First, the use of the use of the four technical disciplines I mentioned above, in concert to produce synergy. I normally explain this through use of Laughlin Consultancy model for Holistic Customer Insight, a virtuous circle of how to operate in multi-disciplinary teams.
The second strength needed is analysts who can speak to your business. There is no point discovering great insights into your customers if these remain on the shelf. For that reason, several leading customer insight teams have benefited by investing in softer skills training for their technical teams.
The model I use is a nine-step model, from incisive questioning (to determine real business need) all the way through to following up to ensure insights are acted upon in the business (to achieve customer and commercial targets).
See also: The Formula for Getting Growth Results
Your data foundation
For most organizations, reaching that level of capability begins with a focus on data.
When speaking with leaders from across many different sectors, I find that a perennial headache is either getting the data they need or being able to achieve a single customer view. Such a focus on data, as the foundation of customer insight and customer-centricity, makes sense.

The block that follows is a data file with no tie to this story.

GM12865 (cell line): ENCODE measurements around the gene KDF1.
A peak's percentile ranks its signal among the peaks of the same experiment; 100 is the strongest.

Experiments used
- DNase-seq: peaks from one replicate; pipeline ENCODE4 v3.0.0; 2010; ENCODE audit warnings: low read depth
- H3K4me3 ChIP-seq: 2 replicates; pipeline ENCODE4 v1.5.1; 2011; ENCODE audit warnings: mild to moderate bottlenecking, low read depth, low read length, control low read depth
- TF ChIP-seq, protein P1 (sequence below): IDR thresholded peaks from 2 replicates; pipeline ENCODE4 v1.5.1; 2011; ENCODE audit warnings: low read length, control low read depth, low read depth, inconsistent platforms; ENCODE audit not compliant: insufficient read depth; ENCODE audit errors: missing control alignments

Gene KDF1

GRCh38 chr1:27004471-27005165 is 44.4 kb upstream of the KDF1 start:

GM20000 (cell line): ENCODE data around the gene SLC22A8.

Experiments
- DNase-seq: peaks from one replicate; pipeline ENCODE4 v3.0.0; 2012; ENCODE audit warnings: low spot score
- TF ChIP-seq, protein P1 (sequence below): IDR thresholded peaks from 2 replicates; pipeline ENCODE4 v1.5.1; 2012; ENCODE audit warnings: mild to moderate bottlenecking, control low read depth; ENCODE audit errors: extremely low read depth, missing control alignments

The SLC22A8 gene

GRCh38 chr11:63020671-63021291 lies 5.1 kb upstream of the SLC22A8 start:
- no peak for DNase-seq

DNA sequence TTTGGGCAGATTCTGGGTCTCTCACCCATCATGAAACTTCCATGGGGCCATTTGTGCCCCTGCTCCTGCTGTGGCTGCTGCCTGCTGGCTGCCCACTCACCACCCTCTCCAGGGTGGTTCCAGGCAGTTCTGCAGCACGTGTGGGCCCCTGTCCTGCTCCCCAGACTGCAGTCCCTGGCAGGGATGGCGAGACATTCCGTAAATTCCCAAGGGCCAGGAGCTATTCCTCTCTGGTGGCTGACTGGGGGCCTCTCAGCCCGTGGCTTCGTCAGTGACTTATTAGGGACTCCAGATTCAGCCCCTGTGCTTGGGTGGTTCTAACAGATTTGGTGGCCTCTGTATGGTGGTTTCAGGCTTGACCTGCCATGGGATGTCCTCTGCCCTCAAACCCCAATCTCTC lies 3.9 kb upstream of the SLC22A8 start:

However, I would like to make a plea for a focus on two aspects that are too often neglected. Data models and metadata may sound too much like topics for technophiles or data geeks, but lack of both can have big business impacts.
Faced with the challenge of capturing and using more data, egged on by technology suppliers, too many companies leap straight into a technology solution and technical build. However, with the pace of change and ever-growing list of data that may be needed (considering the growth of Internet of Things, for example), businesses need a more sustainable and technology-independent map. That is the role of the too-often-neglected conceptual and logical data models. These should be treated like blueprints for your business ecosystem.
Alongside that data gap, another common lack for analytics team is missing metadata. That is data about data. In all the excitement to gather more facts about customer segments, or potential triggers for marketing campaigns, the basic need for things like a data dictionary can be missed. Many insight or analytics teams rely on what senior analysts hold in their heads. But the expertise about what different data items mean, which can be trusted and how to interpret different values – all this is too valuable to allow it to walk out of the door.
That’s it for part 1. Part 2 coming soon….